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Fourth Sunday of Advent 2022.
We are spitting distance
and that means some of us are excited,
some of us are cranky,
some of us are sad,
and some of us are just waiting
for December 21st to come and go
so we can start getting more sunlight
back in our lives.
Me? I am always a little cantankerous
come 4 Advent,
because I know I am required
to preach on Christmas Eve again.
Don’t get me wrong.
I’m not one of those people
who does not like Christmas.
I don’t get sad or blue either.
I actually really like Christmas —
and I loved when our kids were little
and we had all those presents
under the tree
and they were so excited by all of it.
It has nothing to do with Jesus, of course,
but that’s okay — it’s Christmas.
Snow, getting cozy around a pagan symbol
we put lights on each year,
and all kinds of family traditions
that have nothing to do with Jesus.
That’s okay — it’s Christmas!
It’s a holiday
and it’s got all kinds of traditions
and lovely aspects to it
even though it’s not about Jesus.
That’s really okay because – well, it’s Christmas.
But then there is ‘The Church’s’ observance
and that gets a little gnarlier for me.
It’s a very serious story
we have at the center of ‘The Church’ Christmas
but Christmas Eve
isn’t really the time or the place
to tell such serious stories.
But 4th Advent?
We can get a little honest today.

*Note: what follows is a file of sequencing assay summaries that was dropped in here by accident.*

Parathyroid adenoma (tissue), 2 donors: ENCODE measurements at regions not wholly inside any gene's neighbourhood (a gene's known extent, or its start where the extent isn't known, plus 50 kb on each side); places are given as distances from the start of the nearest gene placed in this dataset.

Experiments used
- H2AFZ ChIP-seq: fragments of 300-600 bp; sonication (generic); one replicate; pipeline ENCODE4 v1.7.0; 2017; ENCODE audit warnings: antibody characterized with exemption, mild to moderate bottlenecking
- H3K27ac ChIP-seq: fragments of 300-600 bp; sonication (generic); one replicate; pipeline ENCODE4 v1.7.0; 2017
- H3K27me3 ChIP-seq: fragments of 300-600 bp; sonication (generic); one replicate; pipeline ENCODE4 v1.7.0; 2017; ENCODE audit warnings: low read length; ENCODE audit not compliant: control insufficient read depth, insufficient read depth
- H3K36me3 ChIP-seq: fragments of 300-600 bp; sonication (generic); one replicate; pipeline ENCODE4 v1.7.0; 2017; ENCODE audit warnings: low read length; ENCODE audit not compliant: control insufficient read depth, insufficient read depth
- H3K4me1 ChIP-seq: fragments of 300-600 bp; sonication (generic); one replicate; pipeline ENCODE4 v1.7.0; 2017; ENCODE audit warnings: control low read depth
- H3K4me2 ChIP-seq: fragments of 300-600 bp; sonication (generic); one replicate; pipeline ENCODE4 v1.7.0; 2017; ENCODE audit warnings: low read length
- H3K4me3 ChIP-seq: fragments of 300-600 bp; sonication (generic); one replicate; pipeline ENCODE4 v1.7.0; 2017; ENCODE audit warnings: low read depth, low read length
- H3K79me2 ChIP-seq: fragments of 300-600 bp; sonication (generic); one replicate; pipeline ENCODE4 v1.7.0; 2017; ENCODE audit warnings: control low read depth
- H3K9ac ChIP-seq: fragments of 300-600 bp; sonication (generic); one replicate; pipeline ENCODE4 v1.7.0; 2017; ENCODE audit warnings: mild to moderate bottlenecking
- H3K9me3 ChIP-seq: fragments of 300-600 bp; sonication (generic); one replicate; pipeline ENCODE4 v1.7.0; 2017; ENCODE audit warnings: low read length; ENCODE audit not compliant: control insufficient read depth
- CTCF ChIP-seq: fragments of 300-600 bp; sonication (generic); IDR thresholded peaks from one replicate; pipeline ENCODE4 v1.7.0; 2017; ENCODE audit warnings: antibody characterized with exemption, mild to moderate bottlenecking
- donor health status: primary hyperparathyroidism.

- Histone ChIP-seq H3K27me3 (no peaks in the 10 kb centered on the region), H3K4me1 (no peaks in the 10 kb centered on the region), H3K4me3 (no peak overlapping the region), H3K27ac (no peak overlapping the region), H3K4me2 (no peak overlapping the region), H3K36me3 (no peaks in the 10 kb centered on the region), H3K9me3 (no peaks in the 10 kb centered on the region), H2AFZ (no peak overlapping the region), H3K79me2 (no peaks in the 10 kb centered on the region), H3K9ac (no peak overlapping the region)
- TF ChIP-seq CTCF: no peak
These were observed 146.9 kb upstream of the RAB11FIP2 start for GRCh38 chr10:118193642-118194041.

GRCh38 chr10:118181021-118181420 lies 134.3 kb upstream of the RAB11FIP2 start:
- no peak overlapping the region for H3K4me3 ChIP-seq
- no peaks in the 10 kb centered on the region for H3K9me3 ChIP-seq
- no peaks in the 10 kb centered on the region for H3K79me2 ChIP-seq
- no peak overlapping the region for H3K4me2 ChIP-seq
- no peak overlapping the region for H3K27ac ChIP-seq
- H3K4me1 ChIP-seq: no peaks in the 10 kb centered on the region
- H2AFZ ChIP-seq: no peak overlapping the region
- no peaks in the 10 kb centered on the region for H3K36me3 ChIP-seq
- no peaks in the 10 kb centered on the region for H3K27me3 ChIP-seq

I am not going to argue against
Mary being a virgin,
but I will say,
if a virgin gets pregnant without assistance,
that is definitely a sign
that the end of the world is coming.
I will however, argue against
Matthew’s convenient misuse of Isaiah.
There is a debate
about whether the Hebrew word, almah,
used in that passage from Isaiah,
means “young woman” or “virgin.”
As in: “Look,
the young woman (or virgin)
is with child and shall bear a son,
and shall name him Emmanuel.”
Let the debate rage on
about whether Matthew misinterprets
”young woman” for “virgin,”
but what is clear is that Matthew
misuses the story from Isaiah.
That reading from Isaiah
has a particular context
and refers to a particular historic event,
and it has nothing to do
with predicting a Messiah
half a century later.
Here’s what I mean.
Ahaz is the King of Judah,
which is under attack by two other kings —
the King of Aram
and the King of Ephriam.
But God wants Ahaz to be more trusting
because at that moment
Ahaz was shaking with fear
the way my dog shakes
when there is a hard rain outside.
God tells his prophet, Isaiah
to go tell Ahaz, ”Trust God.”
And then God gives Ahaz a sign:
”See that young preganant woman over there?
She’ll have a son
and by the time he is of age
neither of those kings
or their kingdoms will even exist. Trust me.”
So whether or not almah meant young woman or virgin,
the story was about Ahaz
and it was about a specific young woman
not the prediction of Mary
five centuries later.
I do not like it
when 21st century Evangelical
or Fundamentalist preachers
misuse lines of Scripture out of context
to argue the sinfulness of a particular sexuality
or the crowning of a particular politician.
So I am not going to let Matthew
quote a line of Scripture out of context either.